Facebook is turning its attention to "silent speech communications", working on a system that will let people type words on a computer using only their brains.
The company made the announcement during the last day of its annual F8 conference on Wednesday (19 April), and was quick to assuage users of what the project means for their privacy.
60 engineers are currently working on the technology from clandestine Building 8 - Facebook's innovative product research and development hub.
Regina Dugan, who heads up Building 8, told attendees Facebook was building a "brain-computer speech-to-text interface", in order to make communication via technology less invasive.
Saying that she believes the smartphone has "cost us something", Dugan said: "It has allowed us to connect with people far away from us too often at the expense of people sitting right next to us.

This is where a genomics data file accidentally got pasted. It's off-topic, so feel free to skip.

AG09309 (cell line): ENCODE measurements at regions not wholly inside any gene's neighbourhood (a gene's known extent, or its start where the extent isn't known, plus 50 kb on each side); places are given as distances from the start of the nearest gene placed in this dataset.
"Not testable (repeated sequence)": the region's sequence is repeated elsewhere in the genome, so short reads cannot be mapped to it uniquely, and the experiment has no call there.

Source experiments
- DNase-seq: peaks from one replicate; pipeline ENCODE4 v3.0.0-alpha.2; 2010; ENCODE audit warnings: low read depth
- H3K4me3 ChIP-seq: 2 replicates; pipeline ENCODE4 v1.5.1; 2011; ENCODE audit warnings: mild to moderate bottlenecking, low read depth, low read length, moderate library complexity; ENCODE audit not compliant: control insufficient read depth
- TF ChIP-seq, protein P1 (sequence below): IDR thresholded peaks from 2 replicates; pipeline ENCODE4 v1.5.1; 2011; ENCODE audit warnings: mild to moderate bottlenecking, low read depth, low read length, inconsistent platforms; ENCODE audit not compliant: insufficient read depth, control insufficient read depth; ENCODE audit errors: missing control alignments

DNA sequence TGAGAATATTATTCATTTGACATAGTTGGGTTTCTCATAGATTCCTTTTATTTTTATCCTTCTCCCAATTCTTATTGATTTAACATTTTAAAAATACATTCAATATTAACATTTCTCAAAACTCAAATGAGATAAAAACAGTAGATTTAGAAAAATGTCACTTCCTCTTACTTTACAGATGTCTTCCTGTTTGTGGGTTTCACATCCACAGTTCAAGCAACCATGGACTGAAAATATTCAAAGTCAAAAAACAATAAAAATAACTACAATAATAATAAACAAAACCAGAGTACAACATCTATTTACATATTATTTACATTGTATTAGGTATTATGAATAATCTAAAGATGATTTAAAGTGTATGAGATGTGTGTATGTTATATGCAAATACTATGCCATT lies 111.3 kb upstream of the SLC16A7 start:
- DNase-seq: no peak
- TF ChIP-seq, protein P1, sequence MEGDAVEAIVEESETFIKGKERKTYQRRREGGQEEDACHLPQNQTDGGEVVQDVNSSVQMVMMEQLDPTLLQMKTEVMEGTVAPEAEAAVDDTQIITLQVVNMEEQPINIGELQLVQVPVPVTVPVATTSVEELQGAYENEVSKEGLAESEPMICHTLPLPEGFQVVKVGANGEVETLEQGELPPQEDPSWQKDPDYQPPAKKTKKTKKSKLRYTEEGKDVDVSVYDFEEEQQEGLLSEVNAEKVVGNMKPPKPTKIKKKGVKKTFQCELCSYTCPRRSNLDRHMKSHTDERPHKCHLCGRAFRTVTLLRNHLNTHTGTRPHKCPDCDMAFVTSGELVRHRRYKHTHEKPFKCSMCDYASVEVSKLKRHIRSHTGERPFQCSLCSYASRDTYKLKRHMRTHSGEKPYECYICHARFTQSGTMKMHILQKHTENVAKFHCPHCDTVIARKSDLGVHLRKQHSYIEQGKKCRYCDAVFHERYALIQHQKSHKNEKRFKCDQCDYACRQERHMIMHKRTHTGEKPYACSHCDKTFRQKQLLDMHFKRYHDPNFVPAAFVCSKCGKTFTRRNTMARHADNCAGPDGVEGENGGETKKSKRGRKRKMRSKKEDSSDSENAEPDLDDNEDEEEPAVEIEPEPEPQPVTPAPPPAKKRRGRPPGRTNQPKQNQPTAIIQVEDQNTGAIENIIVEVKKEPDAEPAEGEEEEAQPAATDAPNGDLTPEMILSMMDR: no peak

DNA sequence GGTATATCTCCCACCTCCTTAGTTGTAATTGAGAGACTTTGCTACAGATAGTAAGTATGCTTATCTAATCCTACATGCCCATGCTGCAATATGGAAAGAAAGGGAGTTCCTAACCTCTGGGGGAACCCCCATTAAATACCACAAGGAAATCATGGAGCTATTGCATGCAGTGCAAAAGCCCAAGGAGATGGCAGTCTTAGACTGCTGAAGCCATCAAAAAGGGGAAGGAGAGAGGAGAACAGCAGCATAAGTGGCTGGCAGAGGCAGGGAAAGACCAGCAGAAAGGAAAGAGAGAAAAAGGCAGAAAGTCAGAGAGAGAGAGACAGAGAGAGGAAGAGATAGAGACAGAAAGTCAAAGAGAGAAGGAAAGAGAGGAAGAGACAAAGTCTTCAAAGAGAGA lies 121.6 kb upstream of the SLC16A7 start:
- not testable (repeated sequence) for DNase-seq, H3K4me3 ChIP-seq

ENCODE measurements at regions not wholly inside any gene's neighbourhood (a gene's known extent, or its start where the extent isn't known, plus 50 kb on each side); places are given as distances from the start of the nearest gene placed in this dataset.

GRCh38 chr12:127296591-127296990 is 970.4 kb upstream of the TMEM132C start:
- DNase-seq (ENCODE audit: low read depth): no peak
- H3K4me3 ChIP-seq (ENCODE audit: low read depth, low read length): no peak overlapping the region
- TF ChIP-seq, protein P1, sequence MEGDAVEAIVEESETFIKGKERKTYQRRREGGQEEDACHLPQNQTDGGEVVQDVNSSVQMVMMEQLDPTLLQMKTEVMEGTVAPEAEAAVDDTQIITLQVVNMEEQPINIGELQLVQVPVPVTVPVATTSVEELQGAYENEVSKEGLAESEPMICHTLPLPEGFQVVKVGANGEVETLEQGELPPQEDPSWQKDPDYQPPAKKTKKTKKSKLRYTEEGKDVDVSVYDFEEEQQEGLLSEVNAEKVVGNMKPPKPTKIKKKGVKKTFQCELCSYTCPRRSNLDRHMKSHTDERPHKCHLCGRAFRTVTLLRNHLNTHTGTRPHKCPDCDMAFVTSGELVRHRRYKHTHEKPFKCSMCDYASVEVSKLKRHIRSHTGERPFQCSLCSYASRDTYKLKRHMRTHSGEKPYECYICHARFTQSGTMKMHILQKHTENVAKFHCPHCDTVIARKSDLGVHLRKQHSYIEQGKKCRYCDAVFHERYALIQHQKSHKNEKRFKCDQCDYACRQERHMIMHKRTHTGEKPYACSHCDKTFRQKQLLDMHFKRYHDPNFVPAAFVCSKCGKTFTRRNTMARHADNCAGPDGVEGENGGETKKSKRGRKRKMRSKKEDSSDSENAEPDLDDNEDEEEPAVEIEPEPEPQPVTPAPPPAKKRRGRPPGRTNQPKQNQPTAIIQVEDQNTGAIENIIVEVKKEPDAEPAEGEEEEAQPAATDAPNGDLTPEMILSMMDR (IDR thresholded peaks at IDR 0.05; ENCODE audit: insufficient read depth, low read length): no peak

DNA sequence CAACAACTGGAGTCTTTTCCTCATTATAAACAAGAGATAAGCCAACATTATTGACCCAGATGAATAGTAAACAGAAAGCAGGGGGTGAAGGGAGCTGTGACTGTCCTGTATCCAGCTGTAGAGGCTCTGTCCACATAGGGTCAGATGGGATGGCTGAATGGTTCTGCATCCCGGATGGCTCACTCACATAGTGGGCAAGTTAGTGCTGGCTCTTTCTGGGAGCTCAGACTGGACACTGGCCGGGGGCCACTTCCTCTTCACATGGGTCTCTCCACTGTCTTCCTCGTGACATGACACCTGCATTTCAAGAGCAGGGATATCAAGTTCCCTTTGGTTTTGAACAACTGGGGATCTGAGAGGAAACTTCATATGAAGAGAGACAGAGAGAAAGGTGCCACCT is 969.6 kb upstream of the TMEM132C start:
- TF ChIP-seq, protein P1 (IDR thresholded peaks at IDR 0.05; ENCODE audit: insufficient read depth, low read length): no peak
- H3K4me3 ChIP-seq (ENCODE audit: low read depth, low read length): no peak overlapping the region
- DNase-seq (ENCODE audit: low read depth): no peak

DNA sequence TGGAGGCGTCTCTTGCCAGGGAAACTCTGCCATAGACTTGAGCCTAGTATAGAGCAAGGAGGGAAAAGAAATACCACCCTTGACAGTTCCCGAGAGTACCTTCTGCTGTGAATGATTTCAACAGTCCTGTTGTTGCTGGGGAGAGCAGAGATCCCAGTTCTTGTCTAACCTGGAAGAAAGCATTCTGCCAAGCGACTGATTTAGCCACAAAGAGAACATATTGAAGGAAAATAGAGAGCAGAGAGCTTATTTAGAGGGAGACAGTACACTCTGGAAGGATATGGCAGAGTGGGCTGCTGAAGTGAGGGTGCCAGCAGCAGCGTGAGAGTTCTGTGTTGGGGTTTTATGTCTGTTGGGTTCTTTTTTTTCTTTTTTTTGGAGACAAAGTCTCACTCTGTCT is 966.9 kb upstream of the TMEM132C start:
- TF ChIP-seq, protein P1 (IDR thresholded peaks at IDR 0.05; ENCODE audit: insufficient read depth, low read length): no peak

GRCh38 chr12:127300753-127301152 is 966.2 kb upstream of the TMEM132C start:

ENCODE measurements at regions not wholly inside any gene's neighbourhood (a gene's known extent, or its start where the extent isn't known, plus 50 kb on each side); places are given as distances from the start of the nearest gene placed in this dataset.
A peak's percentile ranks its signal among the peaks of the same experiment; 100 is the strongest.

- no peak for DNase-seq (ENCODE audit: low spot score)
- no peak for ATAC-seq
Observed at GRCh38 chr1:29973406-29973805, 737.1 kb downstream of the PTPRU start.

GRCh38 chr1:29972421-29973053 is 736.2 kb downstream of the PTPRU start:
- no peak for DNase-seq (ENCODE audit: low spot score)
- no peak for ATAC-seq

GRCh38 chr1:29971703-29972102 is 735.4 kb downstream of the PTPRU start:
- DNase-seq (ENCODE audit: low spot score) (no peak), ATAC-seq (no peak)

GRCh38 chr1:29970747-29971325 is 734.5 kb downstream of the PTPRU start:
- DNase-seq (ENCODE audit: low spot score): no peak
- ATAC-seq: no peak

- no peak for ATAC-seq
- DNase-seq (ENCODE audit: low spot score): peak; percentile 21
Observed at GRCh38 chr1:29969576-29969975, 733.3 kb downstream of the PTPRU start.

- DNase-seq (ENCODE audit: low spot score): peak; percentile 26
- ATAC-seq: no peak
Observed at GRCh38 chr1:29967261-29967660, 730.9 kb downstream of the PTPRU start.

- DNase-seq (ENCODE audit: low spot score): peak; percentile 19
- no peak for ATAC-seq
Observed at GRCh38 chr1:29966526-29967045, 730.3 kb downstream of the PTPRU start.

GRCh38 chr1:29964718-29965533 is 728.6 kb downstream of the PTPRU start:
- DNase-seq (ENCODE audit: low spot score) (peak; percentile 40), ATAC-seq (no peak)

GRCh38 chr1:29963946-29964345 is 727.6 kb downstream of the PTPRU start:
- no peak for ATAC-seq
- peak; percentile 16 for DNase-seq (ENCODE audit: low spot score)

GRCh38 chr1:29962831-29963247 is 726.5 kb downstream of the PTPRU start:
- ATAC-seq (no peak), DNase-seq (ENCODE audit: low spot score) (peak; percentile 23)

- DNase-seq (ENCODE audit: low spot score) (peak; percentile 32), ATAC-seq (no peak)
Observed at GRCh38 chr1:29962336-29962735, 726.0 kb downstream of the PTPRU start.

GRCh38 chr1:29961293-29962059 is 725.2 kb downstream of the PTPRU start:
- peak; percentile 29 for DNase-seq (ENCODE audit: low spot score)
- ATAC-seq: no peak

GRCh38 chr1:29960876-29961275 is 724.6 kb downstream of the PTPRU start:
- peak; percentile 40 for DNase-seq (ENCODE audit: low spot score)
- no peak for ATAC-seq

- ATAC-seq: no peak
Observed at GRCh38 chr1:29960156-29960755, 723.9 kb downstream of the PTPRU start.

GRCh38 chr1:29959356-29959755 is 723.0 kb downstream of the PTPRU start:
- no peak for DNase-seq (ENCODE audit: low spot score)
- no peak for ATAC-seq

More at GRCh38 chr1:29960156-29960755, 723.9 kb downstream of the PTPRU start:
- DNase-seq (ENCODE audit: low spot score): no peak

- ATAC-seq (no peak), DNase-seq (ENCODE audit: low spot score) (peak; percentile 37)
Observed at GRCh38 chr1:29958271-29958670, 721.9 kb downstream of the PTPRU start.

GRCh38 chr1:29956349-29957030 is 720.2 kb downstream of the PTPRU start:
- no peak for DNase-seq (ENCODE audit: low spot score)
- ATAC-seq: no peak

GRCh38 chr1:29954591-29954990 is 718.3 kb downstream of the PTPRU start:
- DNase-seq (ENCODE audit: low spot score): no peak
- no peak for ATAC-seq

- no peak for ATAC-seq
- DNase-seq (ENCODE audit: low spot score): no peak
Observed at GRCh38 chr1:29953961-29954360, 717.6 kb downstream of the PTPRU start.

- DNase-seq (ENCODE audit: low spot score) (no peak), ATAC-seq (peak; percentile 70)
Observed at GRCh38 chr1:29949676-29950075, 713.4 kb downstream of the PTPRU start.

She continued: "We know intuitively and from experience that we’d all be better off if we looked up a little more often," billing the firm's latest experiment as a way of streamlining daily communications.
Instead of planting implants in users' brains, Facebook intends to create non-invasive wearable sensors that can measure brain activity hundreds of times per second and decode brain signals associated with language in real time.
Aware of the questions such an announcement might pose about user privacy and the ability to hyper-target ads based on decoded thoughts, the social giant has sought to make it clear that the system won't be about interpreting random thoughts, but rather making it easier to type out words or phrases users were going to say or physically type anyway.
“No such technology exists today; we’ll need to develop one," said Dugan.
While it's not yet clear when Facebook's direct brain interface will launch, the company made advancements in augmented reality the focus of its F8 speeches.